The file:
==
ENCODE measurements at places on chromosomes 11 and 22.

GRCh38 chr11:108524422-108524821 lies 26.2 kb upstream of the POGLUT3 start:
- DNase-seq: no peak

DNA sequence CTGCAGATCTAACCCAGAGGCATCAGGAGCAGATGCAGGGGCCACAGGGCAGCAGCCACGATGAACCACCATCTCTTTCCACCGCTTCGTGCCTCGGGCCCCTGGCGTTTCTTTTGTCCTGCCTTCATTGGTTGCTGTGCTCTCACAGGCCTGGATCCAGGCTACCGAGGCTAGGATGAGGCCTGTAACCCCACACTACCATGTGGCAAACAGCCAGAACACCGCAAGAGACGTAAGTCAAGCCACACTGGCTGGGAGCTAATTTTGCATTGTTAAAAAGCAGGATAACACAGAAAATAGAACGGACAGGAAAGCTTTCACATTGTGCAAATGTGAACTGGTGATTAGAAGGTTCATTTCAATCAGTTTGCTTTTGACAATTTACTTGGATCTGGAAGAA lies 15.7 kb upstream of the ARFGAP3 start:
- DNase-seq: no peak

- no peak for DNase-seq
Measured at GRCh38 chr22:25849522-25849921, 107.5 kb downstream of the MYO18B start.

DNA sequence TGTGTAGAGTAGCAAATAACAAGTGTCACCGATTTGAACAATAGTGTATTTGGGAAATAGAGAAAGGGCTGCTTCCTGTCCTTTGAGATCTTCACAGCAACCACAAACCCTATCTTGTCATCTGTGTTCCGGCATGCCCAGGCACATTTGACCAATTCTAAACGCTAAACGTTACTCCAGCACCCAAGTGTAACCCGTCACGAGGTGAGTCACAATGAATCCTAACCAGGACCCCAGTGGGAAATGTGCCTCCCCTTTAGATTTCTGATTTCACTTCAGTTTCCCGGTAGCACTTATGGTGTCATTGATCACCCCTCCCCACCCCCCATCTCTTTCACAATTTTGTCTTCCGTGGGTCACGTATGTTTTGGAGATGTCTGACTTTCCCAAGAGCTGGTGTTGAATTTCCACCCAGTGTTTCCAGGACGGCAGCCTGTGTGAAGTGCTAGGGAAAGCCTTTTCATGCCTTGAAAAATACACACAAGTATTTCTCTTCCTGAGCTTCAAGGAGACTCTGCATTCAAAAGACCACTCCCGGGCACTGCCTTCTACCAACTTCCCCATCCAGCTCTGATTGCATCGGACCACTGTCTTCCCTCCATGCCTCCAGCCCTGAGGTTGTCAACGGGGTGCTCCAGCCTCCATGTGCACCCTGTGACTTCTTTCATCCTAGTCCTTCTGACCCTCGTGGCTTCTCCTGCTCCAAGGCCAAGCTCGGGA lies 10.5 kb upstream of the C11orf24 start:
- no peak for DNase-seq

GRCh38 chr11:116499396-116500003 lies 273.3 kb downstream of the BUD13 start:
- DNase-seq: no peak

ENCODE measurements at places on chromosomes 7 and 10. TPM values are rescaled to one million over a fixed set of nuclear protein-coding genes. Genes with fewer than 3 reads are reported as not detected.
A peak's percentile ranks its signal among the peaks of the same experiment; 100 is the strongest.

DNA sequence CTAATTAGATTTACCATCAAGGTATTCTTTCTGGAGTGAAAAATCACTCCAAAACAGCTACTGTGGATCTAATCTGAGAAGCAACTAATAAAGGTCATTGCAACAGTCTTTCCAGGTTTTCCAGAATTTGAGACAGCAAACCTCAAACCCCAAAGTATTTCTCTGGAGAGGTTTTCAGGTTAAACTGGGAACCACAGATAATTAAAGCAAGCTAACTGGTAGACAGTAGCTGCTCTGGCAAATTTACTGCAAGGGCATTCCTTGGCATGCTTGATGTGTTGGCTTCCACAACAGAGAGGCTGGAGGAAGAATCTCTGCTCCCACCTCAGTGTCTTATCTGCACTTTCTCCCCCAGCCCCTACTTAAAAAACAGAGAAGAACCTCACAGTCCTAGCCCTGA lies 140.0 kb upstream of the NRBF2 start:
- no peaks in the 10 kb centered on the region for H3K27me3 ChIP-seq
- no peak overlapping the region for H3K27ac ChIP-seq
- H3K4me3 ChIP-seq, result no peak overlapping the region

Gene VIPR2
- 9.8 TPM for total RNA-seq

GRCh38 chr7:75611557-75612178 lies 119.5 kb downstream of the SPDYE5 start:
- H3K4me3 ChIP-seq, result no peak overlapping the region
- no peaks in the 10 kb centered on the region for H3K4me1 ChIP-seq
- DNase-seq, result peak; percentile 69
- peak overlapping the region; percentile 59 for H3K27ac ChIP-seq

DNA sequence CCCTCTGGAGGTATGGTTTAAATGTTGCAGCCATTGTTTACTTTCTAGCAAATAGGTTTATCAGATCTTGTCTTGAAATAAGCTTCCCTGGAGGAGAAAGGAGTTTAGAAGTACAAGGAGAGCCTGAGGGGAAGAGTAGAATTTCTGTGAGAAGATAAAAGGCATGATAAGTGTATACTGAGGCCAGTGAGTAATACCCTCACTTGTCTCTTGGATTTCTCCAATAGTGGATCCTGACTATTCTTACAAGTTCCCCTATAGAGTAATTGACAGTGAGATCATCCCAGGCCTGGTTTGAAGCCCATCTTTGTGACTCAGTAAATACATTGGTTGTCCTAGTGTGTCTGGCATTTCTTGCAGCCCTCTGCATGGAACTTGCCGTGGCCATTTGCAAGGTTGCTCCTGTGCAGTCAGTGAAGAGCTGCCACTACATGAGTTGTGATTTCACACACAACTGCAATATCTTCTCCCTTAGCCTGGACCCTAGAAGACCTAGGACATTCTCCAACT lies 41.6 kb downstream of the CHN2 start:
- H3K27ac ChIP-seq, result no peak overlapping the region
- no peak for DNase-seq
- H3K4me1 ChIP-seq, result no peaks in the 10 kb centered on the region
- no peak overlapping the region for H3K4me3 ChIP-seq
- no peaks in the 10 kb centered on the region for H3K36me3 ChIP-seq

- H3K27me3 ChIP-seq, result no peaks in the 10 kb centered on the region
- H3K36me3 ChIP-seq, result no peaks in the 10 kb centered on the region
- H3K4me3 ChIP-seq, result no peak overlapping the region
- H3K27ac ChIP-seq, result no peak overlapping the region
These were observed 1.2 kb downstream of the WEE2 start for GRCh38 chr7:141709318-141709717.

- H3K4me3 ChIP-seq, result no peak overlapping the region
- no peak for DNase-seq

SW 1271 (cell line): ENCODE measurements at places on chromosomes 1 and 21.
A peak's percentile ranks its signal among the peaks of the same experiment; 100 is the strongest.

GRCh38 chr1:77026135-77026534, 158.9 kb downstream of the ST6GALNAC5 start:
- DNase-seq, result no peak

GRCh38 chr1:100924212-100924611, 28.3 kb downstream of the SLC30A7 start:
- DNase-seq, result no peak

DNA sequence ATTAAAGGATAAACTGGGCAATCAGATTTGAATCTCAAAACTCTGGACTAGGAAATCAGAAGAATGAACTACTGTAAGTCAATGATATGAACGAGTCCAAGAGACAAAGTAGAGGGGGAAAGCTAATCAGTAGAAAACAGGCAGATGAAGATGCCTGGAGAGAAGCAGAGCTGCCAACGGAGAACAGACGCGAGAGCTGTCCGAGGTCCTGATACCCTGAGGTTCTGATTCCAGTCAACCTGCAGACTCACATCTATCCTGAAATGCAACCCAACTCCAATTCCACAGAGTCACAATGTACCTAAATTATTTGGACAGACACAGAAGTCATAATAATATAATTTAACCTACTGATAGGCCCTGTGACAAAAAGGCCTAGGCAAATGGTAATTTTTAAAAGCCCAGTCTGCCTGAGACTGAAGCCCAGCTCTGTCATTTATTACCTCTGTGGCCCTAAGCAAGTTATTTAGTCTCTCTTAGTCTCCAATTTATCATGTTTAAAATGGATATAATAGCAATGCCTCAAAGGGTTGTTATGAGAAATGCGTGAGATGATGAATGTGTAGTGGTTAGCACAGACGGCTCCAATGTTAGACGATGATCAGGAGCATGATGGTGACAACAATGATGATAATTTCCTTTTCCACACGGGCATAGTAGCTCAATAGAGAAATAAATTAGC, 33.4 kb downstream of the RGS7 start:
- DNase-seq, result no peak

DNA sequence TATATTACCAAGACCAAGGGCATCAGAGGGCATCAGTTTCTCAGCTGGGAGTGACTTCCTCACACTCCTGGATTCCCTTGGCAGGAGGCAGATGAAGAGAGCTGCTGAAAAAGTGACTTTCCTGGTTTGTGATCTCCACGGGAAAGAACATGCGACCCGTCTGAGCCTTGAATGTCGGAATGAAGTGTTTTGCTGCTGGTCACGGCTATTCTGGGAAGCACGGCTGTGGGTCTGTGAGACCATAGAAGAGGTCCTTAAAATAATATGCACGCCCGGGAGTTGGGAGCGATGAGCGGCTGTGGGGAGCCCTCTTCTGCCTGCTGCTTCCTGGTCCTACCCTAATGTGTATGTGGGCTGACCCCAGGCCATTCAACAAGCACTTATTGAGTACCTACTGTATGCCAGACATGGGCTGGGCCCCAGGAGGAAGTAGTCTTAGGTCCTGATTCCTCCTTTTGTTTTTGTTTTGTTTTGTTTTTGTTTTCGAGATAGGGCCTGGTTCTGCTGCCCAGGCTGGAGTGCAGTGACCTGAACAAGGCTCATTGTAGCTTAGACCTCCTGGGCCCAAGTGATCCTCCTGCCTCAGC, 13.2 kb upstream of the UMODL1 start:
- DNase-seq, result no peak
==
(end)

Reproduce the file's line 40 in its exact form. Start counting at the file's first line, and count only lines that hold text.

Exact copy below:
GRCh38 chr1:77026135-77026534, 158.9 kb downstream of the ST6GALNAC5 start: